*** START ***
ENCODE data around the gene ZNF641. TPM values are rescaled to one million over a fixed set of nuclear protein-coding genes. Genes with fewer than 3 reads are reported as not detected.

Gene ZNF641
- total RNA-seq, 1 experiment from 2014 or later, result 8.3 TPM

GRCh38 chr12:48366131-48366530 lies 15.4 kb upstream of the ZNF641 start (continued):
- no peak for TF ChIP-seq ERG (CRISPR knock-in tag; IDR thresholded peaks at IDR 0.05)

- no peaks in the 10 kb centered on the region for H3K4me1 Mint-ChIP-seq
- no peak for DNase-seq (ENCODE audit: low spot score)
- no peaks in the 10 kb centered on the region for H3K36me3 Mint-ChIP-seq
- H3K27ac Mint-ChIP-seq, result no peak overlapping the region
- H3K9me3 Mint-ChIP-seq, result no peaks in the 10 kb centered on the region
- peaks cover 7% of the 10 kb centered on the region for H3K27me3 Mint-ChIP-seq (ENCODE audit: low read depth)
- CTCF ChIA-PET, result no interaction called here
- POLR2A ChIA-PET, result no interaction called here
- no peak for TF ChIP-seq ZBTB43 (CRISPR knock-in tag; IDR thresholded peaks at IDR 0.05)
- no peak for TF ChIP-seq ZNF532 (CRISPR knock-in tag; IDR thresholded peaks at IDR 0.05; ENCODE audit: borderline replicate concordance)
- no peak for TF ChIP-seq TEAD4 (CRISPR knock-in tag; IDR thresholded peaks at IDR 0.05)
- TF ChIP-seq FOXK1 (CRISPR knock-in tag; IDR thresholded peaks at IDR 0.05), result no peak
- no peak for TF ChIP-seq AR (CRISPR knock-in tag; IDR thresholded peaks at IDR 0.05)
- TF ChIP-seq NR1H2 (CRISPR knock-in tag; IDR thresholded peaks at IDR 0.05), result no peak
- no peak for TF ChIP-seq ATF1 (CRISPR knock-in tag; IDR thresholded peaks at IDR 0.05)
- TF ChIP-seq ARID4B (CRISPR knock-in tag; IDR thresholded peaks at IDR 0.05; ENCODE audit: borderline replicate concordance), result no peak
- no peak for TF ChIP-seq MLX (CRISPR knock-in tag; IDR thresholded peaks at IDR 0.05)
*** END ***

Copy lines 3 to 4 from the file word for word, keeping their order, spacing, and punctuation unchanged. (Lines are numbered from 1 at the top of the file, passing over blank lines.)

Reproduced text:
- total RNA-seq, 1 experiment from 2014 or later, result 8.3 TPM

GRCh38 chr12:48366131-48366530 lies 15.4 kb upstream of the ZNF641 start (continued):